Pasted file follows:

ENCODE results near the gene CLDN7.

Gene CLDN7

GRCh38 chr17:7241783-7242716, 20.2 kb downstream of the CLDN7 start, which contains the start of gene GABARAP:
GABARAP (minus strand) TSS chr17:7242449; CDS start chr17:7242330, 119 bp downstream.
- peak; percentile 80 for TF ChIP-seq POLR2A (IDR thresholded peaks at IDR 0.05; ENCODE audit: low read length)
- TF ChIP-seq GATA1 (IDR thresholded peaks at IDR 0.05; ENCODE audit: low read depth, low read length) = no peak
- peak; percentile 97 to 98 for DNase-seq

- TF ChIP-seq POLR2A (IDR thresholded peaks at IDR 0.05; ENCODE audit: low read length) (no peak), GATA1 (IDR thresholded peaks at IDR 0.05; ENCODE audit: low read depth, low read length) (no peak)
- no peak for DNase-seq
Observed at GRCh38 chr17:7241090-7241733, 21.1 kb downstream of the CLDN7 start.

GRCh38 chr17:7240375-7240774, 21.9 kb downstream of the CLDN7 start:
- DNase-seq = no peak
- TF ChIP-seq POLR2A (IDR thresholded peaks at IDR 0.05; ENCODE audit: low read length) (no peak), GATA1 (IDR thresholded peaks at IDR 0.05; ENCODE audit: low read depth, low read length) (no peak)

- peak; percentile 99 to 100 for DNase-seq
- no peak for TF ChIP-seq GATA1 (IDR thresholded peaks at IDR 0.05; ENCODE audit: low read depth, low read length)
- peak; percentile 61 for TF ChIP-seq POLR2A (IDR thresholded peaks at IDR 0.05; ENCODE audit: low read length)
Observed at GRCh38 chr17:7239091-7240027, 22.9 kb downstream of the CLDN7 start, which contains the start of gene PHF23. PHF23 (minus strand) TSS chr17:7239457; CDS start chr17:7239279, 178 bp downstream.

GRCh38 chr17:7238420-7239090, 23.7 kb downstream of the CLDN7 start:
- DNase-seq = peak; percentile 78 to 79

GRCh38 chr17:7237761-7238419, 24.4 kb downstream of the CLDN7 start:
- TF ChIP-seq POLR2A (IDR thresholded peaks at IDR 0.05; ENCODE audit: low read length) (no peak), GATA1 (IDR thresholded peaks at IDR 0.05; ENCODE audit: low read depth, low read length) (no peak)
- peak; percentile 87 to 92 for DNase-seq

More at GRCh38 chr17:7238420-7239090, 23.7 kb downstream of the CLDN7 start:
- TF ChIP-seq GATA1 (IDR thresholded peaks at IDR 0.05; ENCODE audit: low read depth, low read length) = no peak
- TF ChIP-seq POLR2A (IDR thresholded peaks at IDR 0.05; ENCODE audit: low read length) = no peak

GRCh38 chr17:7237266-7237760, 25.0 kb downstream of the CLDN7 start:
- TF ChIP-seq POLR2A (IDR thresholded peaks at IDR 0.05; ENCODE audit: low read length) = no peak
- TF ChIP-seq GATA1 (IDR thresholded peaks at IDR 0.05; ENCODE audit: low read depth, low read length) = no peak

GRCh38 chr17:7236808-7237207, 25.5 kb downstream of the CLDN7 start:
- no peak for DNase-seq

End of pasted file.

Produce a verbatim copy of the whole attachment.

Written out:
ENCODE results near the gene CLDN7.

Gene CLDN7

GRCh38 chr17:7241783-7242716, 20.2 kb downstream of the CLDN7 start, which contains the start of gene GABARAP:
GABARAP (minus strand) TSS chr17:7242449; CDS start chr17:7242330, 119 bp downstream.
- peak; percentile 80 for TF ChIP-seq POLR2A (IDR thresholded peaks at IDR 0.05; ENCODE audit: low read length)
- TF ChIP-seq GATA1 (IDR thresholded peaks at IDR 0.05; ENCODE audit: low read depth, low read length) = no peak
- peak; percentile 97 to 98 for DNase-seq

- TF ChIP-seq POLR2A (IDR thresholded peaks at IDR 0.05; ENCODE audit: low read length) (no peak), GATA1 (IDR thresholded peaks at IDR 0.05; ENCODE audit: low read depth, low read length) (no peak)
- no peak for DNase-seq
Observed at GRCh38 chr17:7241090-7241733, 21.1 kb downstream of the CLDN7 start.

GRCh38 chr17:7240375-7240774, 21.9 kb downstream of the CLDN7 start:
- DNase-seq = no peak
- TF ChIP-seq POLR2A (IDR thresholded peaks at IDR 0.05; ENCODE audit: low read length) (no peak), GATA1 (IDR thresholded peaks at IDR 0.05; ENCODE audit: low read depth, low read length) (no peak)

- peak; percentile 99 to 100 for DNase-seq
- no peak for TF ChIP-seq GATA1 (IDR thresholded peaks at IDR 0.05; ENCODE audit: low read depth, low read length)
- peak; percentile 61 for TF ChIP-seq POLR2A (IDR thresholded peaks at IDR 0.05; ENCODE audit: low read length)
Observed at GRCh38 chr17:7239091-7240027, 22.9 kb downstream of the CLDN7 start, which contains the start of gene PHF23. PHF23 (minus strand) TSS chr17:7239457; CDS start chr17:7239279, 178 bp downstream.

GRCh38 chr17:7238420-7239090, 23.7 kb downstream of the CLDN7 start:
- DNase-seq = peak; percentile 78 to 79

GRCh38 chr17:7237761-7238419, 24.4 kb downstream of the CLDN7 start:
- TF ChIP-seq POLR2A (IDR thresholded peaks at IDR 0.05; ENCODE audit: low read length) (no peak), GATA1 (IDR thresholded peaks at IDR 0.05; ENCODE audit: low read depth, low read length) (no peak)
- peak; percentile 87 to 92 for DNase-seq

More at GRCh38 chr17:7238420-7239090, 23.7 kb downstream of the CLDN7 start:
- TF ChIP-seq GATA1 (IDR thresholded peaks at IDR 0.05; ENCODE audit: low read depth, low read length) = no peak
- TF ChIP-seq POLR2A (IDR thresholded peaks at IDR 0.05; ENCODE audit: low read length) = no peak

GRCh38 chr17:7237266-7237760, 25.0 kb downstream of the CLDN7 start:
- TF ChIP-seq POLR2A (IDR thresholded peaks at IDR 0.05; ENCODE audit: low read length) = no peak
- TF ChIP-seq GATA1 (IDR thresholded peaks at IDR 0.05; ENCODE audit: low read depth, low read length) = no peak

GRCh38 chr17:7236808-7237207, 25.5 kb downstream of the CLDN7 start:
- no peak for DNase-seq